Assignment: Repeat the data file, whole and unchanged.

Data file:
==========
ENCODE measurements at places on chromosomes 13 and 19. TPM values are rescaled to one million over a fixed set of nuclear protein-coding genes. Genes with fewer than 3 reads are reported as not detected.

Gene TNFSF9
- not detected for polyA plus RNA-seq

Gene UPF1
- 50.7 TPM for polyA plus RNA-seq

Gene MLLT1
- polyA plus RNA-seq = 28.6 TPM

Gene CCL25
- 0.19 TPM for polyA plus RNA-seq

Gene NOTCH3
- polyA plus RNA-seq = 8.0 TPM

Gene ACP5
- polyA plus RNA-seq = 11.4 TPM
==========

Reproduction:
ENCODE measurements at places on chromosomes 13 and 19. TPM values are rescaled to one million over a fixed set of nuclear protein-coding genes. Genes with fewer than 3 reads are reported as not detected.

Gene TNFSF9
- not detected for polyA plus RNA-seq

Gene UPF1
- 50.7 TPM for polyA plus RNA-seq

Gene MLLT1
- polyA plus RNA-seq = 28.6 TPM

Gene CCL25
- 0.19 TPM for polyA plus RNA-seq

Gene NOTCH3
- polyA plus RNA-seq = 8.0 TPM

Gene ACP5
- polyA plus RNA-seq = 11.4 TPM